Okay so you’re a yogi.
You have a practice that extends most days of the week and you have your mat and your bag and your fancy clothes and your yogi friends and your favorite teacher that twists you up and cradles you until you’re a puddle on the floor knocked out in savasana and feeling like all is right in the world.
Not much beats out a well taught yoga class and as a yoga teacher I know that a studio is a guaranteed way to get your yoga in. In fact I would say it’s imperative, especially as a beginner, to be guided and directed and seen through your class. Not only for safety reasons; so you don’t hyperextend your joints or develop bad habits using momentum rather than good alignment and strength but it’s important to see how a class arcs.
Going to a studio class shows you how to warm up, how to twist and balance and go upside down and get through your sun salutations and all their variations. Also it’s cool to be with other practicing yogi’s.
Even if you’re not a social butterfly there’s something sacred about sharing space with other people all breathing ujjayi in all their different bodies and personalities that makes a class special.
But then there’s the home practice. This is something I can’t advocate enough—and teaching is part of how I make money. If you have taken classes and watched dvd’s or podcasts and have come to a place in your practice where you’re comfortable with the poses then that is a cue that you are ready to practice on your own at home.
And if you’ve taken classes and watched dvd’s and are uncomfortable with poses on your own than that also is your cue to try a home practice; if you’re waiting for the right time you might just be waiting indefinitely.
Because you can. That could be reason enough but there are so many more; the most in your face reason being it’s free, private and whenever you want it to be.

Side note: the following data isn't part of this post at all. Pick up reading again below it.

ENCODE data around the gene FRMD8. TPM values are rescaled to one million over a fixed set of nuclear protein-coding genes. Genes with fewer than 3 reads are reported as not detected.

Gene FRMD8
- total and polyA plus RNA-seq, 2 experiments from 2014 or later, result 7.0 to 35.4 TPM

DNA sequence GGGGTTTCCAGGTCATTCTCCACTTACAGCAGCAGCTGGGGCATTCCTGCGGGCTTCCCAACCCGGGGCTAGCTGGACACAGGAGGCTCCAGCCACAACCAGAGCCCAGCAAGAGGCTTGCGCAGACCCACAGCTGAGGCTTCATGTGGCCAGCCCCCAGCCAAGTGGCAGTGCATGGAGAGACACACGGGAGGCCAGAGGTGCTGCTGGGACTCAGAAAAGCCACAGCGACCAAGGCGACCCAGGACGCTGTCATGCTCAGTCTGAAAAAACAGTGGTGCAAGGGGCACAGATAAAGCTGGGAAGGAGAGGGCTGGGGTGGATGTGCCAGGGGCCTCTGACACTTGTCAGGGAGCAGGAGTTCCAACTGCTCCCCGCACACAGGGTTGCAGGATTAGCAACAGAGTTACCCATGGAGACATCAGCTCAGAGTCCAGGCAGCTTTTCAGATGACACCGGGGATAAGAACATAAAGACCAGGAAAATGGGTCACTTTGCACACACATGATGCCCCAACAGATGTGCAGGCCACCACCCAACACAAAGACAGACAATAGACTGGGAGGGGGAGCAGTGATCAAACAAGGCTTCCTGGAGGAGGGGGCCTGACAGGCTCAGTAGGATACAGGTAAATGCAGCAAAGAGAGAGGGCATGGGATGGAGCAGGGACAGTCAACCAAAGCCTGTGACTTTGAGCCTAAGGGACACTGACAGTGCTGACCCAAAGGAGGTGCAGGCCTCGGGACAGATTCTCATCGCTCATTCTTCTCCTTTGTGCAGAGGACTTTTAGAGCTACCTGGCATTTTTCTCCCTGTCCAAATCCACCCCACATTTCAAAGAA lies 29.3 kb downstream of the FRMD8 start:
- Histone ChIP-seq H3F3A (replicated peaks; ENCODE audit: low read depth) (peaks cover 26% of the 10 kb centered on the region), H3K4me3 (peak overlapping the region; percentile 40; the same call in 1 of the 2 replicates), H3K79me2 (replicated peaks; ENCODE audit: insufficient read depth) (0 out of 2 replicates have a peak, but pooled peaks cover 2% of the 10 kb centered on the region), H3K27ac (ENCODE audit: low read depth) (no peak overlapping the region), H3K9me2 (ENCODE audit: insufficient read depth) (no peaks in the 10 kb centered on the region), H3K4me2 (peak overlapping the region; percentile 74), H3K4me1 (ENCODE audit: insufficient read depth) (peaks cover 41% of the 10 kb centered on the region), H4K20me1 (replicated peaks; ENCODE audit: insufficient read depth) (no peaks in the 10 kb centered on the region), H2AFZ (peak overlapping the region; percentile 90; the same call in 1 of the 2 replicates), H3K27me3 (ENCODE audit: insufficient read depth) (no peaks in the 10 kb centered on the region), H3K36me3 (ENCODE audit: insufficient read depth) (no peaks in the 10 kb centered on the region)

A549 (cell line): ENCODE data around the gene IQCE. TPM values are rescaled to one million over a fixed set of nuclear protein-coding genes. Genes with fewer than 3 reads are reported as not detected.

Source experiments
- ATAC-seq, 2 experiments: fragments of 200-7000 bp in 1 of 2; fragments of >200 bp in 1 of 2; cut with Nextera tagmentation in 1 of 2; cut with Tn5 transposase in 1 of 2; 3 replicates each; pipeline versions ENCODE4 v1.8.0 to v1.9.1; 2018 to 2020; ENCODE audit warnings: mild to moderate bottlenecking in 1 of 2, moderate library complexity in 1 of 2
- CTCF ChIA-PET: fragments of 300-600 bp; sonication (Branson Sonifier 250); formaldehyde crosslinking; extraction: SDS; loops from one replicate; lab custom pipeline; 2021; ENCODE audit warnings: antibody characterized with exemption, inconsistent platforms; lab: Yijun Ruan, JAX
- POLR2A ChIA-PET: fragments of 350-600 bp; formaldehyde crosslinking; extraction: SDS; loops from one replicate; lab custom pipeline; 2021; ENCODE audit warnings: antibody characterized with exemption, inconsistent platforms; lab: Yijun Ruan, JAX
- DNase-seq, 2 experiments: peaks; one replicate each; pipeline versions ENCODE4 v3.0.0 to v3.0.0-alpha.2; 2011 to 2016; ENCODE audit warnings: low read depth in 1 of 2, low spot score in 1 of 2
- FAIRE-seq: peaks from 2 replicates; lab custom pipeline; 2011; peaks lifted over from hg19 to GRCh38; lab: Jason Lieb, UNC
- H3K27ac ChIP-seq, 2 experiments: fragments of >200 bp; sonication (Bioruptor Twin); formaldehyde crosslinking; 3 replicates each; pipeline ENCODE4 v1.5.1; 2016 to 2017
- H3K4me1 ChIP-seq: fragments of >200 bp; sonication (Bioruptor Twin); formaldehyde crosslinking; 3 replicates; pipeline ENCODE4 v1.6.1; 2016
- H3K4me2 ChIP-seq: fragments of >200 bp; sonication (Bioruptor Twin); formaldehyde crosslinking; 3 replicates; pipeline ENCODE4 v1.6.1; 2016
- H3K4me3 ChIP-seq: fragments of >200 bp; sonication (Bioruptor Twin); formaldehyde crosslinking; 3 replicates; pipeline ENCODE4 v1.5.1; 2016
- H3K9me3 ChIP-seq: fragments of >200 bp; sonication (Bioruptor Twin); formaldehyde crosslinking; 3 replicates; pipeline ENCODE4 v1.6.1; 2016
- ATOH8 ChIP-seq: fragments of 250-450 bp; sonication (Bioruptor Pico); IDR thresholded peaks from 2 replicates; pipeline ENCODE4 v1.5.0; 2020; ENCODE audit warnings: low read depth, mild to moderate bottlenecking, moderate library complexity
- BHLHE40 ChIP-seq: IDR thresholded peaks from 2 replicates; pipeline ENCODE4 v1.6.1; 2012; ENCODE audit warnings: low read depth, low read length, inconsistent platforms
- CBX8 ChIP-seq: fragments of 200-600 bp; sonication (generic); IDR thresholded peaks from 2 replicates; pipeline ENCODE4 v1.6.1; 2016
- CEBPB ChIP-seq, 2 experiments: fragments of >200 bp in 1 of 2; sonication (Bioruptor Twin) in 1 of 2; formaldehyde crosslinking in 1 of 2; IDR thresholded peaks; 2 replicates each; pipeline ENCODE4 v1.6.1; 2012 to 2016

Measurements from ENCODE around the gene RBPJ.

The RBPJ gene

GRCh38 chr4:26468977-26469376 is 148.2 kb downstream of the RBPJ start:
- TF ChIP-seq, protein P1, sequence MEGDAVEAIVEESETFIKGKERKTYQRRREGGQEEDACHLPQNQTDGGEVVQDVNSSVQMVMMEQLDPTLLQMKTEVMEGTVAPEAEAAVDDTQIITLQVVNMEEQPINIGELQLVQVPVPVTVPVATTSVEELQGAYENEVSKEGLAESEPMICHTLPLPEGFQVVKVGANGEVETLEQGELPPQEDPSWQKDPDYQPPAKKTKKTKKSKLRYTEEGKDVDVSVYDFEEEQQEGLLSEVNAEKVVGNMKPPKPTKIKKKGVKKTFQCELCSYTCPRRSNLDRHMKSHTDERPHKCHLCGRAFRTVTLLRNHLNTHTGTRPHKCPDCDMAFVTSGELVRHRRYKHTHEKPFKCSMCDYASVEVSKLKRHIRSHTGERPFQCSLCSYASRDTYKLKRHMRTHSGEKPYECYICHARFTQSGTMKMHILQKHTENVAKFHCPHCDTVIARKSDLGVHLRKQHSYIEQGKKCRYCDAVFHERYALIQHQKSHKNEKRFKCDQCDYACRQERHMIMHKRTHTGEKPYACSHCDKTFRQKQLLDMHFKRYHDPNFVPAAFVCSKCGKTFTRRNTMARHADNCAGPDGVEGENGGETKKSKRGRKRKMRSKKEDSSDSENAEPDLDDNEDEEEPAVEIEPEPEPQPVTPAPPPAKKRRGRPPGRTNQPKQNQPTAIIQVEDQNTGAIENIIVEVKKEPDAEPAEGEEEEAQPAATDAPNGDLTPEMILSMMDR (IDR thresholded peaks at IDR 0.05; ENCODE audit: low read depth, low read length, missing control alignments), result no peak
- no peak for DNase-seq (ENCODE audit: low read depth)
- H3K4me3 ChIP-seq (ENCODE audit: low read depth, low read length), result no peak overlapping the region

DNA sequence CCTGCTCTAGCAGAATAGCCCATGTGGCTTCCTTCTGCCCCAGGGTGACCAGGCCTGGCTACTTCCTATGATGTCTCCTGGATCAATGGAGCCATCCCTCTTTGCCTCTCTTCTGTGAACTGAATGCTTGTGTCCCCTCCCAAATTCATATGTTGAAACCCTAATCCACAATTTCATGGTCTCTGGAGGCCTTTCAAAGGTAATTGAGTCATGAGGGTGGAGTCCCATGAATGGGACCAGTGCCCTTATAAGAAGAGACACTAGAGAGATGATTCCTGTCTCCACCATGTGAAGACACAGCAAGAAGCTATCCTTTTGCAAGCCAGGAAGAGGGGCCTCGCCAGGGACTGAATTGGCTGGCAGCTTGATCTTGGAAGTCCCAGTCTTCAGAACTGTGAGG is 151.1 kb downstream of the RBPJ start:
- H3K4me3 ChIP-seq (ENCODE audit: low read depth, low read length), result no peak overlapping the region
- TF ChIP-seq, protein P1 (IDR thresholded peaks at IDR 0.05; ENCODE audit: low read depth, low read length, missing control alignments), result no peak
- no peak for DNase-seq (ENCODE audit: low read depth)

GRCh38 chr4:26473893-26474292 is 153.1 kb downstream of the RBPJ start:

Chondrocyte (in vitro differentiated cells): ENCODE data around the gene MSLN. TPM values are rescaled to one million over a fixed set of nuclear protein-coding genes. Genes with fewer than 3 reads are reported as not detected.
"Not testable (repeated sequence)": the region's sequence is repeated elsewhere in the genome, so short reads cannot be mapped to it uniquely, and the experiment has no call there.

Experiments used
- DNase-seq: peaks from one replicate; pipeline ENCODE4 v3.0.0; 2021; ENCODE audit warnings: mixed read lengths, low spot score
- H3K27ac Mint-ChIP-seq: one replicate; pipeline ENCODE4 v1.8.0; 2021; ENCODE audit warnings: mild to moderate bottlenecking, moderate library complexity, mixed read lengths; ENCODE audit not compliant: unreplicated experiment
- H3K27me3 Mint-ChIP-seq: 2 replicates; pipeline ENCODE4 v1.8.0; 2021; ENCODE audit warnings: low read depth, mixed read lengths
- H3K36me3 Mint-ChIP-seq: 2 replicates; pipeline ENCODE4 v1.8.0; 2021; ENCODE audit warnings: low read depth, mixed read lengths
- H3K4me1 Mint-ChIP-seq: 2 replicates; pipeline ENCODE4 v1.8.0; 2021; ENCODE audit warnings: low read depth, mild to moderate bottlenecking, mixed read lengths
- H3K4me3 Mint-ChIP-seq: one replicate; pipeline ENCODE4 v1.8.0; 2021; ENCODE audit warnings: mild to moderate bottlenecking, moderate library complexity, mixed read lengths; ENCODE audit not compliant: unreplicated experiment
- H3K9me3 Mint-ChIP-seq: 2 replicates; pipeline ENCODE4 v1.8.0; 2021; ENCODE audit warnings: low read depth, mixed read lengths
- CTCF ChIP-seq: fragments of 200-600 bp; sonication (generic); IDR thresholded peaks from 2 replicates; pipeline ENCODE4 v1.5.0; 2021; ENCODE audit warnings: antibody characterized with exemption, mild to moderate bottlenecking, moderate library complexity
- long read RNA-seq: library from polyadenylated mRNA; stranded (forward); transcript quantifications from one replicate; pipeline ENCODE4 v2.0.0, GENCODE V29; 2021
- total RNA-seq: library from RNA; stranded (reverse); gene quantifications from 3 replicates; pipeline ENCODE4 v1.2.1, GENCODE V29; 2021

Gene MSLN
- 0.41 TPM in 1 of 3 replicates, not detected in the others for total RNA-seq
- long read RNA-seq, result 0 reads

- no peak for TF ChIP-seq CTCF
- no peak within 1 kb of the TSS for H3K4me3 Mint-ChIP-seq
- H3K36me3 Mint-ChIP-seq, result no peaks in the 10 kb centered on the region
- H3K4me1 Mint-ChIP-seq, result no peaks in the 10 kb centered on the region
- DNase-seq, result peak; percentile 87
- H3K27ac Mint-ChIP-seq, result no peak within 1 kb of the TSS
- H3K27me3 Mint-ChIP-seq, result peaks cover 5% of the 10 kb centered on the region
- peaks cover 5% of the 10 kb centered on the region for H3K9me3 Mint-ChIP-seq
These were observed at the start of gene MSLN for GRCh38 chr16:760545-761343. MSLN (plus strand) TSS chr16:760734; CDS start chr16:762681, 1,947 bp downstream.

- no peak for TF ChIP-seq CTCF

You don’t have to drive to a class that is at a specific time that you have to get to. The time you set to be on your mat is whenever you do it—5 a.m.? 4 p.m.? Completely up to you.
Then there are the deeper reasons.
You truly learn about yourself in your own private home practice. You learn that maybe you don’t want music or maybe you prefer Guns & Roses, Katy Perry or (god forbid) Justin Bieber. Maybe you want to do some yoga that is all about your shoulders and hips? Then that is what you do.
You look up some poses for the parts you’re looking to focus on and those are the postures you do. Maybe your practice is laying down and breathing. Laying down and focusing on your breath is (in my world) the very core of what yoga is.
It’s taking the time to just be. It’s allowing. It’s bringing some stillness and awareness to your mind and body that balances out the day-to-day task list of work and family and stress and even the hard core power vinyasa class you prefer most days. But on your own mat where you call the shots you truly become the master of your “self.”
I swear by my home practice that lets me off the “yoga leash” that safety of being told what to do and how to do it and for how long.
When I’m at home on my mat I’m in a place that pushes me not only to be creative but to be disciplined, my tapas if you will. Even when not feeling up to it I know that I will feel better, more grounded and more settled after some breathing and the gentlest of poses.
And more often than not after five minutes of gentle “I’ll just do happy baby and maybe a downdog” I end up being coaxed into something more expansive. But if not that’s okay too.
In fact, there is something to be said about permission to not; to not beat myself up over not practicing in the challenging way I normally do. To not play that mental guilt game that somehow states that I am less of a person for not going all out for an hour as opposed to a sweet and slight 15. This is something I’m working on continuously and would argue that that in itself is yoga. That that need to push myself is differentiated from- am I just being lazy or avoiding something?
I am granting myself an opportunity to tailor a sequence according to what I need and what I want and what feels good. What I choose to practice shows me things about myself that I otherwise might not have learned had I not chosen to be at home.
For instance, there was a few months where I did the same routine over and over again. I craved the familiarity and the ease of knowing what to do and could physically feel the progress in my legs and strength in my shoulders and slow opening of my back as the at one time new and hard sequence grew easier and quicker. I learned to slow it down and just be in the pose for its own sake. I learned that I can adapt to things that didn’t feel right in the beginning and then I learned to let go. I let go of the need to have that one routine and then to come up with others. I learned that I am definitely a creature of habit and that variety has it’s own merits.
What will you learn on your mat at home possibly in your underwear?
Editor: Hayley Samuelson.
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